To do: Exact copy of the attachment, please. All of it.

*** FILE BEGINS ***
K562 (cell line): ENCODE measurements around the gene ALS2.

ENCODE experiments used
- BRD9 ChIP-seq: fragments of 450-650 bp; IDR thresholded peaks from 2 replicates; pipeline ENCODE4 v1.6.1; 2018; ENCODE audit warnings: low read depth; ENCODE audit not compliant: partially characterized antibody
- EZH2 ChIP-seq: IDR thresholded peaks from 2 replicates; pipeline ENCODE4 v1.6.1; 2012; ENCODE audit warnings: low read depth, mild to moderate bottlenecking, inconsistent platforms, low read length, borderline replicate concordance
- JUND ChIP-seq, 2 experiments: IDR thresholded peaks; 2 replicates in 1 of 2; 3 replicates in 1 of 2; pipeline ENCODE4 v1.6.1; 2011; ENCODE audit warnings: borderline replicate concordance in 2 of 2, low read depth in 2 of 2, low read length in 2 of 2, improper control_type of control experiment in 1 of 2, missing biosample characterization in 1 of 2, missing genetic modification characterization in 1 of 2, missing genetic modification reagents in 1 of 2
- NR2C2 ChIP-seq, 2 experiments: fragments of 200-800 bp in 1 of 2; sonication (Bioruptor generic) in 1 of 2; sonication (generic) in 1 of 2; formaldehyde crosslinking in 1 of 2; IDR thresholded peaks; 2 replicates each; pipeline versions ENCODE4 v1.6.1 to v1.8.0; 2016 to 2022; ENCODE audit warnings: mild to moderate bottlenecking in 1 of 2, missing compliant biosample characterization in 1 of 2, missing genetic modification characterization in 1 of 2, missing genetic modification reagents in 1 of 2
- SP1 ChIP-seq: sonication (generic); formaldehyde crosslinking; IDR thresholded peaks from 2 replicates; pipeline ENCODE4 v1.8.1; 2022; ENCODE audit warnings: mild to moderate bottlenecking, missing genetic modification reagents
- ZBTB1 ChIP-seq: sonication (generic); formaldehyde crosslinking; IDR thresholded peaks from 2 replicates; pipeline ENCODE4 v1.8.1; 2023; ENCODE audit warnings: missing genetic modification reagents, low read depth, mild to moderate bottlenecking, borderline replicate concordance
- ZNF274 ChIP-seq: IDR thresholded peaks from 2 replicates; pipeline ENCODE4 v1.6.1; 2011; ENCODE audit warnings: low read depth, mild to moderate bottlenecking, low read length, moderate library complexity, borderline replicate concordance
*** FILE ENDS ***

K562 (cell line): ENCODE measurements around the gene ALS2.

ENCODE experiments used
- BRD9 ChIP-seq: fragments of 450-650 bp; IDR thresholded peaks from 2 replicates; pipeline ENCODE4 v1.6.1; 2018; ENCODE audit warnings: low read depth; ENCODE audit not compliant: partially characterized antibody
- EZH2 ChIP-seq: IDR thresholded peaks from 2 replicates; pipeline ENCODE4 v1.6.1; 2012; ENCODE audit warnings: low read depth, mild to moderate bottlenecking, inconsistent platforms, low read length, borderline replicate concordance
- JUND ChIP-seq, 2 experiments: IDR thresholded peaks; 2 replicates in 1 of 2; 3 replicates in 1 of 2; pipeline ENCODE4 v1.6.1; 2011; ENCODE audit warnings: borderline replicate concordance in 2 of 2, low read depth in 2 of 2, low read length in 2 of 2, improper control_type of control experiment in 1 of 2, missing biosample characterization in 1 of 2, missing genetic modification characterization in 1 of 2, missing genetic modification reagents in 1 of 2
- NR2C2 ChIP-seq, 2 experiments: fragments of 200-800 bp in 1 of 2; sonication (Bioruptor generic) in 1 of 2; sonication (generic) in 1 of 2; formaldehyde crosslinking in 1 of 2; IDR thresholded peaks; 2 replicates each; pipeline versions ENCODE4 v1.6.1 to v1.8.0; 2016 to 2022; ENCODE audit warnings: mild to moderate bottlenecking in 1 of 2, missing compliant biosample characterization in 1 of 2, missing genetic modification characterization in 1 of 2, missing genetic modification reagents in 1 of 2
- SP1 ChIP-seq: sonication (generic); formaldehyde crosslinking; IDR thresholded peaks from 2 replicates; pipeline ENCODE4 v1.8.1; 2022; ENCODE audit warnings: mild to moderate bottlenecking, missing genetic modification reagents
- ZBTB1 ChIP-seq: sonication (generic); formaldehyde crosslinking; IDR thresholded peaks from 2 replicates; pipeline ENCODE4 v1.8.1; 2023; ENCODE audit warnings: missing genetic modification reagents, low read depth, mild to moderate bottlenecking, borderline replicate concordance
- ZNF274 ChIP-seq: IDR thresholded peaks from 2 replicates; pipeline ENCODE4 v1.6.1; 2011; ENCODE audit warnings: low read depth, mild to moderate bottlenecking, low read length, moderate library complexity, borderline replicate concordance